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Written by Christina Moss - Mississauga, Ontario
It's the most wonderful time of the year..." I thought as I announced I was pregnant on Christmas Eve to my family with a Christmas Card from Baby saying they were excited to meet them. I looked around the table and pictured a high chair at the end, between my husband and myself. The baby would be 5 months next Christmas. How memorable that first Christmas will be, filled with more love, laughter and little giggles.
Fast forward to May, and at 27 weeks and 2 days, my water began to leak. After 6 days in hospital, my daughter surprised us all when she came into the world at 28 + 1. All the joys of becoming a first time parent that I had envisioned seemed to have vanished in an instant as our concerns were now focused on getting my baby the care she immediately needed.
We spent the majority of the summer in the NICU. We learned about proper hand hygiene, taking care of ourselves so we could take care of our baby, and learned just how fragile a preemie baby could be. I missed only ONE DAY of her 91 day stay because I was feeling like I was fighting a cold. I still hate that I missed one day of her journey, but I was doing it to protect her and to keep her safe. Her safety and well-being was my new priority.
A week before discharge after our stay of just over 3 months, we were given our RSV (Respiratory Syncytial Virus) and winter season educational talk in the midst of other daunting paperwork and chats. Life was going to feel different now. No guests with signs of a cold or flu, make hand washing stations, hand sanitizers at every door, and to not take any chances with her health. Keeping our child safe in our own home became our number one priority. It scared me. It really scared me. My husband and I made sure to get our Flu shots as soon as the season began and changed our routines. We lived in a germ free bubble. If I heard a sneeze, I grabbed her and ran the other way. No way was she getting sick on my watch.
The first major family holiday since her discharge the end of August came in October. My baby’s first Thanksgiving. So our emails and messages started flying: “If you've been near anyone sick, stay home. If you show up and sneeze you have to leave…” It was segregating us from everyone else. We missed the "typical" family Thanksgiving, since not everyone could be certain of not being ill. That was fine. I convinced myself I wasn't a big Thanksgiving person anyways.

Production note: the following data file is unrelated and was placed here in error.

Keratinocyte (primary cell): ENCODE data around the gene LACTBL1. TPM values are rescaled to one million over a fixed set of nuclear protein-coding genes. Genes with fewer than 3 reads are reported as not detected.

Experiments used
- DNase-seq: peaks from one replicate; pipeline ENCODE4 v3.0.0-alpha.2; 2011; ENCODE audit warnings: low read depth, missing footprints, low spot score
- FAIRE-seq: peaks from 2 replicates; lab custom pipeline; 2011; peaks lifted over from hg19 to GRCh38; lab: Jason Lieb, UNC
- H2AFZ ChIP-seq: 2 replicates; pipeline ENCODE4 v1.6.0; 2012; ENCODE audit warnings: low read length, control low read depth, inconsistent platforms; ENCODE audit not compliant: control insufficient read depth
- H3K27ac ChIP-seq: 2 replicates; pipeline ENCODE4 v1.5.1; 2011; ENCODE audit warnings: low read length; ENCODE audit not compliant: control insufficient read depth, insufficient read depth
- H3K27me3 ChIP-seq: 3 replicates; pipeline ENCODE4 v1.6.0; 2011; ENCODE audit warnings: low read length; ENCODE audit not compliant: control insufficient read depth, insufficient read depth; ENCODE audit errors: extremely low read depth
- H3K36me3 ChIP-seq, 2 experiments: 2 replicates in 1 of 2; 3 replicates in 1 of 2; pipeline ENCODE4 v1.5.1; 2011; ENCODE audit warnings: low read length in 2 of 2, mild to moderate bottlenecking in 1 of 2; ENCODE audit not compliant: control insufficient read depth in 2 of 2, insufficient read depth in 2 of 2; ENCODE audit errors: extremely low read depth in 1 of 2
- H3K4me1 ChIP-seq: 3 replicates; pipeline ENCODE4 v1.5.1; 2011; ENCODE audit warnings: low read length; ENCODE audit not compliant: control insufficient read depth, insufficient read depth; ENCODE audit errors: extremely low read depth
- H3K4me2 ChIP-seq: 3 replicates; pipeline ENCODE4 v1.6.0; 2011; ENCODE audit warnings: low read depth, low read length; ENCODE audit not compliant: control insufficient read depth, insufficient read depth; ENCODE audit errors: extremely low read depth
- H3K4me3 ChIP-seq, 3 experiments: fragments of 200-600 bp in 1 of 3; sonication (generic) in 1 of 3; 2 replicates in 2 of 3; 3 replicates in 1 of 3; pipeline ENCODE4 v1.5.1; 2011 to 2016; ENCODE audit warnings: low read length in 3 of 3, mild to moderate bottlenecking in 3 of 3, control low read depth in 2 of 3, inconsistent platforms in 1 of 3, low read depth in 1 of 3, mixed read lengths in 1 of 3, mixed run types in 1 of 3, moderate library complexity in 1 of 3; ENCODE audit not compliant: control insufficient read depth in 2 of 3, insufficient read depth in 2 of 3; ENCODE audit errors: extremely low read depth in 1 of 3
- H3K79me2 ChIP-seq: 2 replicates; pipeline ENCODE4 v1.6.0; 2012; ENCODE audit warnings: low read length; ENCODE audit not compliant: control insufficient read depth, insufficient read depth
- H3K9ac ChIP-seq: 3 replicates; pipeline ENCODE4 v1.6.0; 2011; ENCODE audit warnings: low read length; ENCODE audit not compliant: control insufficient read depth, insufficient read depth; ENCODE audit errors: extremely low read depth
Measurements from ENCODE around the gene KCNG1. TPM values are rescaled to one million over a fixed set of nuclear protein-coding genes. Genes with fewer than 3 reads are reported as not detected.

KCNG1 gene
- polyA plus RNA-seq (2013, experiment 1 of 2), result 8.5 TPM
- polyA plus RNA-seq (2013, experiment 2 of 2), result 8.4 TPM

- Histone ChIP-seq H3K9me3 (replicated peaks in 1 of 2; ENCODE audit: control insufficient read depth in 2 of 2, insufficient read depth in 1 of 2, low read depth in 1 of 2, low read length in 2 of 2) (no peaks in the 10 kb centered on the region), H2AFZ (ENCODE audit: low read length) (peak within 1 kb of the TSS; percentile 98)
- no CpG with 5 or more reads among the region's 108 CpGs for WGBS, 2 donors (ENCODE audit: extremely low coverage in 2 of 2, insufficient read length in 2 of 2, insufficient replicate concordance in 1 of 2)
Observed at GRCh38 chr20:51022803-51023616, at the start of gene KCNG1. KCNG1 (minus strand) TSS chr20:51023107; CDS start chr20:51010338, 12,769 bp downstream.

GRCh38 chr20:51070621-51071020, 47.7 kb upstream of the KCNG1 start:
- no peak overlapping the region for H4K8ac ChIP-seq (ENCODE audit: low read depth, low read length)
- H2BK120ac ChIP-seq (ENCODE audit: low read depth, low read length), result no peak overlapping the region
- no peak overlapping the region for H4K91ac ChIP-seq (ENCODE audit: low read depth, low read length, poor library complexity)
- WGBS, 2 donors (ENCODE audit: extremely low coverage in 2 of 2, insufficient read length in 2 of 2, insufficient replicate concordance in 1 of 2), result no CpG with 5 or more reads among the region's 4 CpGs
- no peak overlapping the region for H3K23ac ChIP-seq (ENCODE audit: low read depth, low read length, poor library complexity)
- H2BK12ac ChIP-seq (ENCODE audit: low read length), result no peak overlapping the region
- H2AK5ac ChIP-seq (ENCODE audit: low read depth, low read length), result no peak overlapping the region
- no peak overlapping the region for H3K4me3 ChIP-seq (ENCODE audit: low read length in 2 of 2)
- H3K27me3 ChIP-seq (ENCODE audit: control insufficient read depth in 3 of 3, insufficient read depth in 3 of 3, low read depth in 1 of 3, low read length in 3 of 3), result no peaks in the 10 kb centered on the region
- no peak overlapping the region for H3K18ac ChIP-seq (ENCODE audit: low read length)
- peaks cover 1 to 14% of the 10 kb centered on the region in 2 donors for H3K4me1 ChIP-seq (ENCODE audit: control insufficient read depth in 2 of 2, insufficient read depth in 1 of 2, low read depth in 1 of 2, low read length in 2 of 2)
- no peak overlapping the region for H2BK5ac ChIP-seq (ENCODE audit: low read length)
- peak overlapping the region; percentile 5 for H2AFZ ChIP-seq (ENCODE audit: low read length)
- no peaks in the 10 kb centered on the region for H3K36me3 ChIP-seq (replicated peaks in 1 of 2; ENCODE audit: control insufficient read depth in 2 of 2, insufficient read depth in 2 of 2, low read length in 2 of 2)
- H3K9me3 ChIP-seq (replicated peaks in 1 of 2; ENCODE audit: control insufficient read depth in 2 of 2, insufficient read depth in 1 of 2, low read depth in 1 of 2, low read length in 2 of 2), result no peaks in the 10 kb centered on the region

Then, Fa La La…my baby’s first Christmas rolled around and the same emails flew around. This time with: "Please get your flu shot because she’s too young and fragile to get her own.”. We have always had huge Christmas gatherings. Christmas Eve was the biggest day, when my side of the family had our big Seafood Feast. Well, we had three school aged cousins and one teacher on my side. They were amongst a population who frequently fall ill and I just couldn't risk it. I couldn't bring my Preemie and risk her getting the flu, a cold, or worse, RSV. We asked the RSV clinic and they advised that it was best to skip this year. So we did (sort of).
My immediate family, my Mom, Brother and Sister (who received flu shots) were supportive and joined us in our new home by making a small version of our typical feast. Even my in-laws (who were mixed on the idea of a flu shot) got theirs as a sign of their support. My extended family was beyond supportive of our decision to not attend, more than I ever expected. And thanks to technology, we were able to share the holiday from afar... on Skype! No hugs were shared, no sounds of little giggles around the table like I expected for them. Instead a quiet night in, protecting my baby the best way I knew how.
I'm not going to lie, it was depressing (at the time) to sacrifice my annual Christmas traditions. It was one of the darkest Christmases I've ever experienced, emotionally. I felt sheltered. I felt alone at many times. I felt like no one knew what I was going through. It was after a few months into RSV season that I realized that I wasn’t alone. Many Preemie parents feel this way and make these small sacrifices (they never feel small at the time) for their children. It's what makes you a good parent. Our babies are our world. She is my world. I was able to protect her that first winter. I did my duty. I kept her safe. I protected her. I was Mom. I am a Preemie Mom!
This post is part of the #HealthyThisWinter Campaign sponsored by AbbVie Canada. The experience and comments listed above are my own.